Over the holiday break, I decided to try to record a new Bunkers and Badasses video about the Siren class, but this time without using the built-in TikTok creator tools. I tried using Clipchamp, with mixed success. I learned a lot trying this out. Here are 7 things I learned in the process.

#1: TikTok is just easier than working with Clipchamp

TikTok’s creator tools are really quite simple and that makes it hard to switch over to something else. I easily spent 10x the amount of time to create the same style of video in Clipchamp, and was kicking myself for making this decision! With what I know now, it will be easier the next time, but it will never be as easy as the built-in app for TikTok.

#2: Clipchamp has great autocaption speech-to-text. When it works.

ClipChamp auto captioning, which seems to be in preview, performed really well. With no voice training on my system, it did great speech recognition on my voice. I’ve worked with several tools for auto-captioning and transcription and none have ever worked this well. I had very few edits to make to the text. However, there were some major issues with the timing it assigned and some blocks got all jumbled together and there was no way to fix it. So the speech-to-text part is great, but whatever it decides to do with that text may not be.

The second video I did with Clipchamp I had to create all my captions by hand because the autocaption service simply refused to do anything. So, I love the tech behind the speech-to-text, but wish it actually worked consistently.

#3: Projects have default support for 9:16 ratio (vertical ‘mobile’ layout)

I usually work with Camtasia, which doesn’t have a default canvas dimension yet for the “vertical” HD resolution. It was nice to be able to set the canvas automatically to what I would want for TikTok, and then rotate videos easily to get them into the right direction (some of my recordings were recorded the wrong way).

#4: Audio/Video sync issues when recording with Clipchamp

Clipchamp did not work well for me at recording video/audio. I had to fix almost everything I recorded because the video/audio were out of sync. Luckily, Clipchamp allows you to separate out the audio track and adjust them separately, but that was a bunch of wasted time. I started recording separately on my devices and then bringing the media into Clipchamp, and that worked much better.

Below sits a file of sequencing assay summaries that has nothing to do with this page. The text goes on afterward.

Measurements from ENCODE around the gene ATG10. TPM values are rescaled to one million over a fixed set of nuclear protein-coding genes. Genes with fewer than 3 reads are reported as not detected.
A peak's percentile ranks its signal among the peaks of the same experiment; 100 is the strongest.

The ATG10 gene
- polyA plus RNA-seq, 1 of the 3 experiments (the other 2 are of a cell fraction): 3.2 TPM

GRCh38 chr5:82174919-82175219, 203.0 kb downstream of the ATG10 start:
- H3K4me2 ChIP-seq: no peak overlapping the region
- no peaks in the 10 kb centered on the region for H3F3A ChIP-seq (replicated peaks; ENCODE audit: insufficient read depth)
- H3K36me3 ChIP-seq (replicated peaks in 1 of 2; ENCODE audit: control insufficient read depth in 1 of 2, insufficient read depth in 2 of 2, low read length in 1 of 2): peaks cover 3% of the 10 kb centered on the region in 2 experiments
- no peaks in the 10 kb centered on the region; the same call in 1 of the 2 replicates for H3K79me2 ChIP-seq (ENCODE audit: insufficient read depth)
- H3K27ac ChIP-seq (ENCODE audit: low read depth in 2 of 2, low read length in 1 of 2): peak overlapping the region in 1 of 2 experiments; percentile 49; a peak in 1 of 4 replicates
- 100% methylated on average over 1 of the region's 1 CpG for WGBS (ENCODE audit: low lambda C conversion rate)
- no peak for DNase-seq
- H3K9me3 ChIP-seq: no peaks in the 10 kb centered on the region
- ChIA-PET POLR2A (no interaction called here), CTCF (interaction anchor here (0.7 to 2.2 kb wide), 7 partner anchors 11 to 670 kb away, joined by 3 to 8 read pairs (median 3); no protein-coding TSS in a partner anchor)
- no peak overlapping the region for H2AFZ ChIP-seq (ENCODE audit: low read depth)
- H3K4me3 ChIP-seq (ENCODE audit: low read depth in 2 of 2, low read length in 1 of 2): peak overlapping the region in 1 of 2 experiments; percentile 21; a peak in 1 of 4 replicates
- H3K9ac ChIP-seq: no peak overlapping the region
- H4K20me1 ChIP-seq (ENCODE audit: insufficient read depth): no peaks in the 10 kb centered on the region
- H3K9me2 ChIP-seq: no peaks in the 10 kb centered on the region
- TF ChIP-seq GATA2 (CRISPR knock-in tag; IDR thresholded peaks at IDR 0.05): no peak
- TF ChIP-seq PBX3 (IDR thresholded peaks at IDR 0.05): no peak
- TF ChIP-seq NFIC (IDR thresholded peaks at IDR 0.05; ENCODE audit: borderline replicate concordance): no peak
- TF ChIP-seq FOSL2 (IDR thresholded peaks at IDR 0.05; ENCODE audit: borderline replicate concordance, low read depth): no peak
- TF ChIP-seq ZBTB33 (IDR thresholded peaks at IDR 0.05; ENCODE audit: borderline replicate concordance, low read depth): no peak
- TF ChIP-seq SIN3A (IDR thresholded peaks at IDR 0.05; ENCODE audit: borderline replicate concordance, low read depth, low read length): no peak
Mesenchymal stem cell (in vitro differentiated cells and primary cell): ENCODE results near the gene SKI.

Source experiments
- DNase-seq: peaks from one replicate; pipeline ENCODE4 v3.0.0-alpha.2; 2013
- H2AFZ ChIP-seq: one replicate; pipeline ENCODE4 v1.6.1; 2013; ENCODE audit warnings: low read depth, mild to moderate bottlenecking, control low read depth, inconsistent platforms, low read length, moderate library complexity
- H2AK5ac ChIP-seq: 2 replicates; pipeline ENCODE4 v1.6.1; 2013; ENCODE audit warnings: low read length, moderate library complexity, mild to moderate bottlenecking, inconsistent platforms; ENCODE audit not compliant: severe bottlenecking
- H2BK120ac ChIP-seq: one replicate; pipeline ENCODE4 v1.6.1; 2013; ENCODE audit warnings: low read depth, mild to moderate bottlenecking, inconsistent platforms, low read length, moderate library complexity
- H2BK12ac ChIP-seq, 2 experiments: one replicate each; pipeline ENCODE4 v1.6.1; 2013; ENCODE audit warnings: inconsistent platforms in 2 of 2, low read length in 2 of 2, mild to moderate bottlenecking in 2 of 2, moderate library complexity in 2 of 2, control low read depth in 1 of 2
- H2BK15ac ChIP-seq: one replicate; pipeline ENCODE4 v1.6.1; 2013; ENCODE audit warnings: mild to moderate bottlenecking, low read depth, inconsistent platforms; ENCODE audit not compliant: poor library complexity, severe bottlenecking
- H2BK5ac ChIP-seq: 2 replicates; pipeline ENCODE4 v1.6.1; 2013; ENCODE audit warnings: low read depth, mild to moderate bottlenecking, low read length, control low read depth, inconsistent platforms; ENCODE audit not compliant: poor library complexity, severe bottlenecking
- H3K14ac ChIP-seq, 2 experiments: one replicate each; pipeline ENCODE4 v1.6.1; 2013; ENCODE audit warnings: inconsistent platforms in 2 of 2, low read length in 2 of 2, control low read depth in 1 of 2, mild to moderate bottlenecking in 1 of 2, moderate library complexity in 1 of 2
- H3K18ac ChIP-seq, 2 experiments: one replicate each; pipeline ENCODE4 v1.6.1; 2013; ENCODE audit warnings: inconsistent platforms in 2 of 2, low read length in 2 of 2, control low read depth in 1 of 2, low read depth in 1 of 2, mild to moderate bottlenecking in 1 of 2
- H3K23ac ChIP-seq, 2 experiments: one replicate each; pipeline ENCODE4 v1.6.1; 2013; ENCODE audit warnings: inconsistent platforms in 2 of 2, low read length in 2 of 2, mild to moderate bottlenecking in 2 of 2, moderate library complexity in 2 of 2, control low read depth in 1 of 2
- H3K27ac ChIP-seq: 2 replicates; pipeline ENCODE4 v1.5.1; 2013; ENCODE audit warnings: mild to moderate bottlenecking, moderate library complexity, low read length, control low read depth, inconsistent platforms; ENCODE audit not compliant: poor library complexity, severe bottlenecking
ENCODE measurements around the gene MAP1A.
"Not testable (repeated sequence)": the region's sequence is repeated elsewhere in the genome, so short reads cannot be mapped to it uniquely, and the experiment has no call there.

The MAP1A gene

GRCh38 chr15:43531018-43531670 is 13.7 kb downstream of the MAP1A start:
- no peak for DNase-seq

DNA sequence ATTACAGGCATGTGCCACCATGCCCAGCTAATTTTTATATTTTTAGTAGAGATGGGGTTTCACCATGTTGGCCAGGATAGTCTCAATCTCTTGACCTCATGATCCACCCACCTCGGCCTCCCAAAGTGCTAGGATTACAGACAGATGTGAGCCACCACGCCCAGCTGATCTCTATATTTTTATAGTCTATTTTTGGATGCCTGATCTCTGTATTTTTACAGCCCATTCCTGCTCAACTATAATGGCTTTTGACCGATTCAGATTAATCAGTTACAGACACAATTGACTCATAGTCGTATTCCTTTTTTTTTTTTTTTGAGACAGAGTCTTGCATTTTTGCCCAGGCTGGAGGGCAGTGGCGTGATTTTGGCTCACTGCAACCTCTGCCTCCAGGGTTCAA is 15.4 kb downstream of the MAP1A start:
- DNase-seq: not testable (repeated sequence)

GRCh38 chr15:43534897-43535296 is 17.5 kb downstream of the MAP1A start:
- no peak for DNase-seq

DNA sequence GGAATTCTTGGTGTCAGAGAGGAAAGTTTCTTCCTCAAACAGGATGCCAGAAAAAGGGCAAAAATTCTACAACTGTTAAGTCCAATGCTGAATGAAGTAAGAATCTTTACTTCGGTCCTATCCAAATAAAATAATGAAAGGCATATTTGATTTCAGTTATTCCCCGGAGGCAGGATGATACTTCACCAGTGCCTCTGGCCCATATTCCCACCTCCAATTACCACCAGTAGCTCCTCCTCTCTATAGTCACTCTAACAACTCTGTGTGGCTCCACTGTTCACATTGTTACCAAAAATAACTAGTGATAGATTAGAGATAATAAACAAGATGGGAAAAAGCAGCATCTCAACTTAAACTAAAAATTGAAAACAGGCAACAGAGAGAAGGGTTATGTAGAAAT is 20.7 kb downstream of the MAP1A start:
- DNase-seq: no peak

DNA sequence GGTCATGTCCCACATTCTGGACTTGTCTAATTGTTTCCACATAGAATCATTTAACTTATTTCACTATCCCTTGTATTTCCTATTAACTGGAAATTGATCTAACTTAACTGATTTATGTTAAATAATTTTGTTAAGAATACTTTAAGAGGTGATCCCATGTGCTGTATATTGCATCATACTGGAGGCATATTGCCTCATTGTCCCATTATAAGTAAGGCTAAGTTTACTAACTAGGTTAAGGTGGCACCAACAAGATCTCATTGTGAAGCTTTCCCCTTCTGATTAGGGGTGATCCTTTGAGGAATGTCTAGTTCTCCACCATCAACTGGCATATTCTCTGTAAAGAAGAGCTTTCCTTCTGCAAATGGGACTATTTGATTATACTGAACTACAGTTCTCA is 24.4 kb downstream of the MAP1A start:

In my second video project with Clipchamp, I did all my camera work with my phone as one long MP4. I then brought it into Clipchamp to splice and trim down and the process went much faster.

#5: Generous ‘free’ package

Clipchamp has really decent free options to handle the basics for editing. For my personal use, this definitely fits most of the needs. I’m trying to take control over more of my content and get rid of those TikTok watermarks on my YouTube videos and this seems like a step in the right direction.

From transitions, to basic templates, music, animated text, stock video and images, and other stuff, there is a lot packed in here for free. Feels a lot like Canva where they get you started with the free stuff but tease the good premium stuff in the app.

#6. Desktop editing FTW!

The TikTok editor is really intuitive, but I miss the granularity of control of having my big monitor and a mouse. Trying to do everything with my fingers on a tiny screen is just not effective for fine detail editing. Sometimes you need to really adjust the audio a little bit, or slide something a tiny way, or trim a split second off. Being able to work with my desktop tools really gave me extra control.

#7. Layering!

I love being able to do multiple layers of video and audio and stack it all together. Particularly in the series I’m doing now, I have portions where I show the book using a camera shot of the page, but it’s sometimes easier to just record all the audio on the camera first and then layer on the page shot over top. I haven’t pushed the layering enough yet to figure out audio layering, though.

Comparing the output

The first video here is a standard video I have made with the TikTok creator tools. The second one is the first one I did with Clipchamp. I still have some things to learn to get things just right with the captions and recording, but I can get pretty close without being locked into TikTok tools. The third video example here was my second attempt with Clipchamp where I had to manually do the captions, but recorded on my phone and not using Clipchamp to record.

Made with TikTok

First try with Clipchamp

Second try with Clipchamp

The Verdict

All in all, Clipchamp can be rough in some areas, particularly the captions. Editing time was much longer than working with the TikTok app, but I was able to bring down production time by filming with the phone or directly on the built-in device tools and then using Clipchamp to pull the clips together into a series.

Having control over my content is my new goal, and this will help me get there. TikTok did really well with their editor, though, and Clipchamp doesn’t quite live up to it in comparison, based on how I use it. I think if I could edit my videos using the TikTok app, on my desktop, and then download the finished product without a TikTok watermark that would be my preferred scenario.

However, since TikTok blocks some of that, finding alternatives will have to do for now!

Cover image credit: Clipchamp (sourced from Clipchamp.com images )

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